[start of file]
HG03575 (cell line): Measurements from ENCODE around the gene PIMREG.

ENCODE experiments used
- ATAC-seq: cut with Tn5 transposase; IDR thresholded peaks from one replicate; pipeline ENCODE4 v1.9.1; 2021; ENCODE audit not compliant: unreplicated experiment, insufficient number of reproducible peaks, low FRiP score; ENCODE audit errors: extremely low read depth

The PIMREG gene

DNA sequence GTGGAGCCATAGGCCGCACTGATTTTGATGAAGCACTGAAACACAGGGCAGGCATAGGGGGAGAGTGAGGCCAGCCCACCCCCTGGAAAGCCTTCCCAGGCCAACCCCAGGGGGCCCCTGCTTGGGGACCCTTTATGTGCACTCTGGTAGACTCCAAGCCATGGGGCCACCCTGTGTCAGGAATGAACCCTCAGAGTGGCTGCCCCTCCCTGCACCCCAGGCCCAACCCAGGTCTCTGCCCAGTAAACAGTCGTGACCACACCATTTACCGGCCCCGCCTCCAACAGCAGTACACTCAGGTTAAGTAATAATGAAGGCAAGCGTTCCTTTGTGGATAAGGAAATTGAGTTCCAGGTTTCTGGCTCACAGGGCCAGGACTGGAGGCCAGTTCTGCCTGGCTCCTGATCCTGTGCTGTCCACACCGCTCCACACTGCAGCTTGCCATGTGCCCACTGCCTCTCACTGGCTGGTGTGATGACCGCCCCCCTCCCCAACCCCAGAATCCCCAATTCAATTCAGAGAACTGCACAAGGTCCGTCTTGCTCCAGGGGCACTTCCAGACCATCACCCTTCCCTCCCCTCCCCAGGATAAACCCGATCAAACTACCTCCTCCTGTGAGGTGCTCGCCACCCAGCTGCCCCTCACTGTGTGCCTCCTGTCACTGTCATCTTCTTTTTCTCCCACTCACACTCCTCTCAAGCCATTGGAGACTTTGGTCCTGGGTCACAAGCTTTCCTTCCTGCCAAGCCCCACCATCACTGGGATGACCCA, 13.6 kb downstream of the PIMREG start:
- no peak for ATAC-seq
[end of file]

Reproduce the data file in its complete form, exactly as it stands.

HG03575 (cell line): Measurements from ENCODE around the gene PIMREG.

ENCODE experiments used
- ATAC-seq: cut with Tn5 transposase; IDR thresholded peaks from one replicate; pipeline ENCODE4 v1.9.1; 2021; ENCODE audit not compliant: unreplicated experiment, insufficient number of reproducible peaks, low FRiP score; ENCODE audit errors: extremely low read depth

The PIMREG gene

DNA sequence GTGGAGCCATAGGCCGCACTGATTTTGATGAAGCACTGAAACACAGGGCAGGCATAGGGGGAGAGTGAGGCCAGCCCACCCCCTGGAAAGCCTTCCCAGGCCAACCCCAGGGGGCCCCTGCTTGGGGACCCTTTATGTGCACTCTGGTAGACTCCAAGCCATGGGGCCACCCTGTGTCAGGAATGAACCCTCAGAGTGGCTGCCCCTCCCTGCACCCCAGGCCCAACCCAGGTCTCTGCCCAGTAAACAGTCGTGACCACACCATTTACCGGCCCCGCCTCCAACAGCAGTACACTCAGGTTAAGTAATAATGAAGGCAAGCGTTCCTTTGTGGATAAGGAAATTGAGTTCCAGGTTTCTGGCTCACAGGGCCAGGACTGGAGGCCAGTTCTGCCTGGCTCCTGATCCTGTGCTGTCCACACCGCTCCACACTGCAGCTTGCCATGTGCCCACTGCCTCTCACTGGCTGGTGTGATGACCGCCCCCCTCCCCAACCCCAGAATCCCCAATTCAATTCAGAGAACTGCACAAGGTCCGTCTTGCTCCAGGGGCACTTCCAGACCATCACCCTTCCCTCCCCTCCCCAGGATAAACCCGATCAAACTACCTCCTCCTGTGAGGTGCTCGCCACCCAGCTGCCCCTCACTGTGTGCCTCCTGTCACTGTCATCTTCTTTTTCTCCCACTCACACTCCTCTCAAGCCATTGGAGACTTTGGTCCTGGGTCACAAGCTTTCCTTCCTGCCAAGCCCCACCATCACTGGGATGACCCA, 13.6 kb downstream of the PIMREG start:
- no peak for ATAC-seq